Day 4 – Sintra
Sintra is one of those mountain towns that seem like a trip back in time. With castles and palaces, the place preserves a lot of its original architecture. Also a UNESCO World Heritage Site, Sintra has a lot to offer which is why I suggest you should spend the night there so you can enjoy at least one full day in the village.
Start your visit with Pena Palace with its playful colors presenting a mixture of architectural styles and a beautiful garden.
Nearby is the Castelo dos Mouros, one of the most popular Sintra Castles, an incredibly fortified structure built in the 9th-century when the Moors occupied the region.
Finally, go down the hill to the National Palace of Sintra, which served as the residence of the Portuguese royal family until the end of the monarchy.
Finally, if you have time, have a coffee at the traditional Doceria Piriquita, and try the famous and delicious “travesseiros” and “queijadas”.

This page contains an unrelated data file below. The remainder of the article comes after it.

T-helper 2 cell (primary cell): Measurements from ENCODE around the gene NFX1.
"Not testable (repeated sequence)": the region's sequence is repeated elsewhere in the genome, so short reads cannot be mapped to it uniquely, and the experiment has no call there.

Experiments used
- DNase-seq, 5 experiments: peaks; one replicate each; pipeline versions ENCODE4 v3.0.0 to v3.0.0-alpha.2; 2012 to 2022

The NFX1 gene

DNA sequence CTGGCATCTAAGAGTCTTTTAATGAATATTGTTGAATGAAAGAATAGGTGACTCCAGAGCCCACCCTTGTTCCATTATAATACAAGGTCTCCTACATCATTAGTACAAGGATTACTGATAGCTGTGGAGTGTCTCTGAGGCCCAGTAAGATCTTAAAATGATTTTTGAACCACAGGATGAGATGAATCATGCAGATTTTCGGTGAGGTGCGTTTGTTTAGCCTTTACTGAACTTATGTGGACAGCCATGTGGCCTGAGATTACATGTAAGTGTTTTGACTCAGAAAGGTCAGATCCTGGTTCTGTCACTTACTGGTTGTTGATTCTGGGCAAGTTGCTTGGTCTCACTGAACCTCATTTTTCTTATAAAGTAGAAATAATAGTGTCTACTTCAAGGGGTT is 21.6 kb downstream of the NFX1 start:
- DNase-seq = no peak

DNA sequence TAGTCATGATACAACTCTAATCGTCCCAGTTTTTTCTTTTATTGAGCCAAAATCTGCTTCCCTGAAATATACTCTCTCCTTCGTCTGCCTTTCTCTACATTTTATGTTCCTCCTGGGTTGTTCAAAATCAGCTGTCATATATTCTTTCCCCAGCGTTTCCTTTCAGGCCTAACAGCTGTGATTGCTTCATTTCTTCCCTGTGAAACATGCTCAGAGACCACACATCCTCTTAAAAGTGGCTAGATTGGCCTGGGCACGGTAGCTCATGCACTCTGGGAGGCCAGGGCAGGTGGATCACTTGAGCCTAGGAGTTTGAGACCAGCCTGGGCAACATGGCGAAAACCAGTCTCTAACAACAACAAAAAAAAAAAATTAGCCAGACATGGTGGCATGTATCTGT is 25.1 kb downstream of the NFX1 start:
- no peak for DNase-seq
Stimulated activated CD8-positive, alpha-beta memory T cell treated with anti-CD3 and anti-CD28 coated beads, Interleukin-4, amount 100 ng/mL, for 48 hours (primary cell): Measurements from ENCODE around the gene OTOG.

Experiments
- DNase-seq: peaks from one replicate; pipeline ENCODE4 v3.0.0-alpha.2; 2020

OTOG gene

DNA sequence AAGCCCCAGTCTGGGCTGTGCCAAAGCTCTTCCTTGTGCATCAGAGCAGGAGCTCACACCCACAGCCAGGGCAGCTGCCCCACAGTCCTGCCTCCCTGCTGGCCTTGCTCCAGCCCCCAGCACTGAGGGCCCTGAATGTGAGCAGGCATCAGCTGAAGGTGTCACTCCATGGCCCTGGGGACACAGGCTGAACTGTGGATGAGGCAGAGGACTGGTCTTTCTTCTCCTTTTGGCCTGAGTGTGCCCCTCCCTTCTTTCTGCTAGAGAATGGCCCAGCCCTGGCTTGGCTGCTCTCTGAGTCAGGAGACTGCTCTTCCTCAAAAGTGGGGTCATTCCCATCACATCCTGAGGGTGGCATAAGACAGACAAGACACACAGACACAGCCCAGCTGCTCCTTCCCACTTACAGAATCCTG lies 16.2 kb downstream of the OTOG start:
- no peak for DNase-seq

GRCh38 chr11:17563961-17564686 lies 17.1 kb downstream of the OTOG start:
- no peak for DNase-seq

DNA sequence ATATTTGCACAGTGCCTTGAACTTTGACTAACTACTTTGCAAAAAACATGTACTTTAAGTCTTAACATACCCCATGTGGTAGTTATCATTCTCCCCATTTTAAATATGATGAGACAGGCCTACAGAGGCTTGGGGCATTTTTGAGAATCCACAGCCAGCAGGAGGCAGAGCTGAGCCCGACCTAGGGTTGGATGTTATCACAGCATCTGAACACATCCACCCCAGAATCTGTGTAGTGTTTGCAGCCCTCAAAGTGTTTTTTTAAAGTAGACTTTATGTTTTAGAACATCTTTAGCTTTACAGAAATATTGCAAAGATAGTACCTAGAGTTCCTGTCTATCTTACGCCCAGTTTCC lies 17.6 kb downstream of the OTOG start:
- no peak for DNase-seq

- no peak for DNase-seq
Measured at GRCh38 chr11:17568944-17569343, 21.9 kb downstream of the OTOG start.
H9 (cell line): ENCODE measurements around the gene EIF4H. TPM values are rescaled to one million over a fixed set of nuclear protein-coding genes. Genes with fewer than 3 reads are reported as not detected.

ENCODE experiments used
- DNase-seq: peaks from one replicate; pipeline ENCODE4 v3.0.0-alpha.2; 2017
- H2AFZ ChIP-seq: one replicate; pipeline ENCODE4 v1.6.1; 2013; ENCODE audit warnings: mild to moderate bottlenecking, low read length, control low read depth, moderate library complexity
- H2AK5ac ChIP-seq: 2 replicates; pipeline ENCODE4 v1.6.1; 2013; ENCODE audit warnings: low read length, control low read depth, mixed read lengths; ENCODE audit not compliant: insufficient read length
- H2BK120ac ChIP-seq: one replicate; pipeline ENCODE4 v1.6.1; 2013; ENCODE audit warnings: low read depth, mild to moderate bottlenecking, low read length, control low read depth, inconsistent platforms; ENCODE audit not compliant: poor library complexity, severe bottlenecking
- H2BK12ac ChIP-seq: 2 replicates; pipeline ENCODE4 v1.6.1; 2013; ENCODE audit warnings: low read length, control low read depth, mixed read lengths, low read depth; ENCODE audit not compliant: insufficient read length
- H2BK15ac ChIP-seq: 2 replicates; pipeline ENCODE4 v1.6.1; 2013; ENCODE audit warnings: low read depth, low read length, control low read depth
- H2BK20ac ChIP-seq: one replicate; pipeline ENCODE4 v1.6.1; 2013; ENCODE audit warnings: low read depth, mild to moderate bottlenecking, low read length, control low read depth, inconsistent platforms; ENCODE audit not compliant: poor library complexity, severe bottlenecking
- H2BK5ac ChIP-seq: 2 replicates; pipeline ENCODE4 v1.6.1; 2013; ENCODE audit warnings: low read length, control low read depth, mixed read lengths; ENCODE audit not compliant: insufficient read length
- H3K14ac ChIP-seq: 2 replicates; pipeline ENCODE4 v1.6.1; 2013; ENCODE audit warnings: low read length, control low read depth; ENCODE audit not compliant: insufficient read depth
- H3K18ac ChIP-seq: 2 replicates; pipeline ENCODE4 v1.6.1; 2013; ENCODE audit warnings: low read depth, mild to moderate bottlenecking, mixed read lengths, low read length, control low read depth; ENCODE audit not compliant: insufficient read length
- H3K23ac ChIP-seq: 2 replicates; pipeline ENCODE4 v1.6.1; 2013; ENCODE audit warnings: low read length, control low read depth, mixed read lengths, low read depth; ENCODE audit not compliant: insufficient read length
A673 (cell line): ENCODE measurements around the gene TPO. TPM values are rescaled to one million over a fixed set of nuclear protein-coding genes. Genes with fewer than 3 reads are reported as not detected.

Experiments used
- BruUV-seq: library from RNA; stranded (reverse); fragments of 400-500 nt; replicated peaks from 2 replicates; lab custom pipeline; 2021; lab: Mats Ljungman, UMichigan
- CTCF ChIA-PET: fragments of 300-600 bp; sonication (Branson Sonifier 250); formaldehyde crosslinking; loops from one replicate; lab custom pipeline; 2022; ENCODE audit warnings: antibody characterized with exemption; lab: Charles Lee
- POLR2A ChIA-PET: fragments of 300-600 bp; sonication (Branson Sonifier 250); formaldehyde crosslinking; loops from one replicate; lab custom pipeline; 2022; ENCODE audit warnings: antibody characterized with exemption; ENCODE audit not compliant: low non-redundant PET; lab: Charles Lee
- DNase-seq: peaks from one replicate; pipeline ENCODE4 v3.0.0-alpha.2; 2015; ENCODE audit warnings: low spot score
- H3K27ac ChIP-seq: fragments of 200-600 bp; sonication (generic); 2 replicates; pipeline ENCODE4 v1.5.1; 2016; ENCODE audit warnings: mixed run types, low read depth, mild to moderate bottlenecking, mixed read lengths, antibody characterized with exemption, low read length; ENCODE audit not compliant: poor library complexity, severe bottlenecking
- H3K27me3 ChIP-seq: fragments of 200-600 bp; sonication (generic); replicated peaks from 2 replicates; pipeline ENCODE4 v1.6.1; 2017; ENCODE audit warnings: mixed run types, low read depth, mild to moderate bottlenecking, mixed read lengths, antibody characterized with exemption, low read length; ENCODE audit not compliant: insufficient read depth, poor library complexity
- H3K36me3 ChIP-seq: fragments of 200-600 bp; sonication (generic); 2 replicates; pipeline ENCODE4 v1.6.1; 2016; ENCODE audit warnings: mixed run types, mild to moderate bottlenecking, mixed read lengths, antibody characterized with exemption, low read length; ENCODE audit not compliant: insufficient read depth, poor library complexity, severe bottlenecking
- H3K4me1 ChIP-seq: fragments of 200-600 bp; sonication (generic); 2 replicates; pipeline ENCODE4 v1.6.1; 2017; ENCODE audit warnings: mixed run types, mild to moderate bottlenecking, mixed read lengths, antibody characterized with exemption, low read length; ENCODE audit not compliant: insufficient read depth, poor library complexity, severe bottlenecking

Depending on how early you got up if you have extra time in the afternoon I recommend walking to Quinta da Regaleira. This huge space, which served as residence to many nobles is filled with mysterious symbolism and gothic architecture among gardens, lakes, towers, and trails.
Day 5 – Óbidos
One of the most graceful and interesting spots on this Portugal itinerary, the town of Óbidos is a small, fortified town that can be explored in just one day on foot. However, the experience of spending a night in a medieval town is super worthy and makes it a perfect stop on your drive north to Porto.
The Porta da Vila, the very entrance to the town, is already an attraction in itself and displays a beautiful mosaic of 18th-century tiles. Walk down Rua Direita, the main street in town and where the main shops and restaurants are.
From there, take a detour and access places such as Santa Maria Church, the city’s main church, built in the 12th-century. Also, to complete the medieval experience, it is worth walking on the stone walls that surround Óbidos for more than a mile.
Finally, get to the Óbidos Castle, considered one of the 7 Wonders of Portugal, where the luxurious Hotel Castelo de Óbidos offers privileged views of the city.
Day 6 – Porto
Now, onwards we go. Continuing north, halfway between Óbidos and Porto, I suggest a stop in the traditional village of Nazaré. And after discovering the giant waves of the famous “Nazaré Canyon“, you have made it to Porto, one of the most visited cities in Portugal and the wine region.